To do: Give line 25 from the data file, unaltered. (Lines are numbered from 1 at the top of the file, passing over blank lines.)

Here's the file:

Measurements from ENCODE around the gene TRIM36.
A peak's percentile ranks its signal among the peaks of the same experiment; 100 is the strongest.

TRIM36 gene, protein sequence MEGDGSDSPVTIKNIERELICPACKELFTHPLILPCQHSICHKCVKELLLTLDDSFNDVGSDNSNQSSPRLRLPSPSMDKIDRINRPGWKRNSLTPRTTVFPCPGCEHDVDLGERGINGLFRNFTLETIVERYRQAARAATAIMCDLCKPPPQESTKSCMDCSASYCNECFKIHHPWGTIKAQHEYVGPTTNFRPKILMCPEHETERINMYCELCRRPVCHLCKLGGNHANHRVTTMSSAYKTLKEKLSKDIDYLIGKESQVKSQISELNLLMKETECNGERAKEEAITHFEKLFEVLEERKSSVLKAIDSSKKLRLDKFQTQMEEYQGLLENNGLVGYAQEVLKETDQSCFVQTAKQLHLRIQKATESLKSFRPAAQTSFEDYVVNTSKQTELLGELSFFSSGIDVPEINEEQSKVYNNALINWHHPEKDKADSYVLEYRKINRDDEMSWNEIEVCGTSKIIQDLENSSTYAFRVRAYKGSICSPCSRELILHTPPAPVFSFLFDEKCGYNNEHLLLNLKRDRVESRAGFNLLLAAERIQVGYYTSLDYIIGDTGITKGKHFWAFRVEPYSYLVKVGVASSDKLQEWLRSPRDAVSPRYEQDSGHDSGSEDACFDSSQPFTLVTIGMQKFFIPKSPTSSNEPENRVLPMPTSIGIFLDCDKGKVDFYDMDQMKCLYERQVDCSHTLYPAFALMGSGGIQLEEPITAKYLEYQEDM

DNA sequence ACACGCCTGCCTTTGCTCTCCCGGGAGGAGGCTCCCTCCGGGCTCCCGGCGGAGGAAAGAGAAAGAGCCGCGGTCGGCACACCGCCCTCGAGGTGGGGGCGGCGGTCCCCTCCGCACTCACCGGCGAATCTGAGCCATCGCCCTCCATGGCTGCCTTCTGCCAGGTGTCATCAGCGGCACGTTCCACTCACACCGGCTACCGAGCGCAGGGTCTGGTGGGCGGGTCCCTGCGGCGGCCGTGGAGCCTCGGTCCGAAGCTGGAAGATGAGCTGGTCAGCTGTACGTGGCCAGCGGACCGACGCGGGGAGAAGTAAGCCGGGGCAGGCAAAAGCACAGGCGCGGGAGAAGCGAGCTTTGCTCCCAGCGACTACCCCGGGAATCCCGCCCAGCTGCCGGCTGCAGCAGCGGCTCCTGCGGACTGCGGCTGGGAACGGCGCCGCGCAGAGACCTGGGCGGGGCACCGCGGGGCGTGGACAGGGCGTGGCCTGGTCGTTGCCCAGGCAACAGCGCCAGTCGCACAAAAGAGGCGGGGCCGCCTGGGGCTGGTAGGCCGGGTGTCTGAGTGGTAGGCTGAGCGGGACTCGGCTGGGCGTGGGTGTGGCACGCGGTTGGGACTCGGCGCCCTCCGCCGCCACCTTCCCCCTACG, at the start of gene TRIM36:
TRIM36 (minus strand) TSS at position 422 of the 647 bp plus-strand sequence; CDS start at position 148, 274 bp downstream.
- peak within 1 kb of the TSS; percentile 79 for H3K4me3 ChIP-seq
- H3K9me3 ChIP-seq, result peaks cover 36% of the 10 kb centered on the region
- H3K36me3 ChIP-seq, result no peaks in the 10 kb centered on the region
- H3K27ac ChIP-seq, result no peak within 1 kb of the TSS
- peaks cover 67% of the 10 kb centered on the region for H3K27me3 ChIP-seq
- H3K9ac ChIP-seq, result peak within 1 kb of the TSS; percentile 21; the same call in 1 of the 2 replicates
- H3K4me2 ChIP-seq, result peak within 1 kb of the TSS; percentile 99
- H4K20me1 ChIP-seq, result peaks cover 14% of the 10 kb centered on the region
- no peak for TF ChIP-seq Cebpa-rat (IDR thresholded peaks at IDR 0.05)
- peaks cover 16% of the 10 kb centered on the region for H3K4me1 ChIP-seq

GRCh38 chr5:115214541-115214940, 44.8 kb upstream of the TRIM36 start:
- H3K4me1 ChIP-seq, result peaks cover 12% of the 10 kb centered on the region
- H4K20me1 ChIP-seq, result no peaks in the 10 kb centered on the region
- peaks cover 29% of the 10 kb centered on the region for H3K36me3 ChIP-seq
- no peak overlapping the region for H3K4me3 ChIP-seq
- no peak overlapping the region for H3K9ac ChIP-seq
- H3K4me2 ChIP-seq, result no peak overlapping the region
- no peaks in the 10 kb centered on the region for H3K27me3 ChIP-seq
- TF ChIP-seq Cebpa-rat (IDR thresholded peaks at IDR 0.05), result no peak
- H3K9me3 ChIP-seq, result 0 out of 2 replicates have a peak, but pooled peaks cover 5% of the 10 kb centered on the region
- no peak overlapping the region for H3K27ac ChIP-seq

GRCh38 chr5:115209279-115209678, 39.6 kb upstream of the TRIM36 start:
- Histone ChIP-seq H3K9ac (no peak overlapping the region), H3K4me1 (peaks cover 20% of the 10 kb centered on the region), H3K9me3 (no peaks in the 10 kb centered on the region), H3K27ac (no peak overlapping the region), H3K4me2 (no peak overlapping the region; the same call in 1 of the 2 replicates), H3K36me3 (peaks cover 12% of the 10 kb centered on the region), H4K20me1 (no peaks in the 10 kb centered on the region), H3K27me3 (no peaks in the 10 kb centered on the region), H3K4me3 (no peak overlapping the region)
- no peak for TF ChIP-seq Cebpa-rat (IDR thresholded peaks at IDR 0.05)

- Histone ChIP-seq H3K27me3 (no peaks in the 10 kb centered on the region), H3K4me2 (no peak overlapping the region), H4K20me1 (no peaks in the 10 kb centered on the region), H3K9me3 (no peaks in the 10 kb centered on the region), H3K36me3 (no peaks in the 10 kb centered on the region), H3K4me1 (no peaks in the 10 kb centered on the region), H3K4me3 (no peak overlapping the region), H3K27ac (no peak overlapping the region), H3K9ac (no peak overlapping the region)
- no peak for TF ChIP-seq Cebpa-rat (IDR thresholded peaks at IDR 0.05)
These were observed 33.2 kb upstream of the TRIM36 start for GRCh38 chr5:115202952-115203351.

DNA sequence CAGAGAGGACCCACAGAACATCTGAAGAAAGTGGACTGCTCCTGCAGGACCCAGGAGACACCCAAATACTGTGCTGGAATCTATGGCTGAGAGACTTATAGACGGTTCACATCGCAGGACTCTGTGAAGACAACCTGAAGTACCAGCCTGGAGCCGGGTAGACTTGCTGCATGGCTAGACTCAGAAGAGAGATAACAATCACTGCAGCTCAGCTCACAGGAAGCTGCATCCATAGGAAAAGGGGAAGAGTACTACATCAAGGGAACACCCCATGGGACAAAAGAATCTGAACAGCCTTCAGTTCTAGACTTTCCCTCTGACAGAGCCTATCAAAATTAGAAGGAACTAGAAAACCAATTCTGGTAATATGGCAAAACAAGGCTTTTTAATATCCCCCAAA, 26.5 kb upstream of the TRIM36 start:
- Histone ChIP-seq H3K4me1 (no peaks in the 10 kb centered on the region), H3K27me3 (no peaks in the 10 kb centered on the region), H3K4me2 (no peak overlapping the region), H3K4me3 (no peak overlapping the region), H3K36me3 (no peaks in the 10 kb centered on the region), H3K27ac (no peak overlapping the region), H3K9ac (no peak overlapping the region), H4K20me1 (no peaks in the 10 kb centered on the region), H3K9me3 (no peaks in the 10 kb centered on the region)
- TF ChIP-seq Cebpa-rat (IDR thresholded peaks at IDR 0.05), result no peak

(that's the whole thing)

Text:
- H3K9me3 ChIP-seq, result 0 out of 2 replicates have a peak, but pooled peaks cover 5% of the 10 kb centered on the region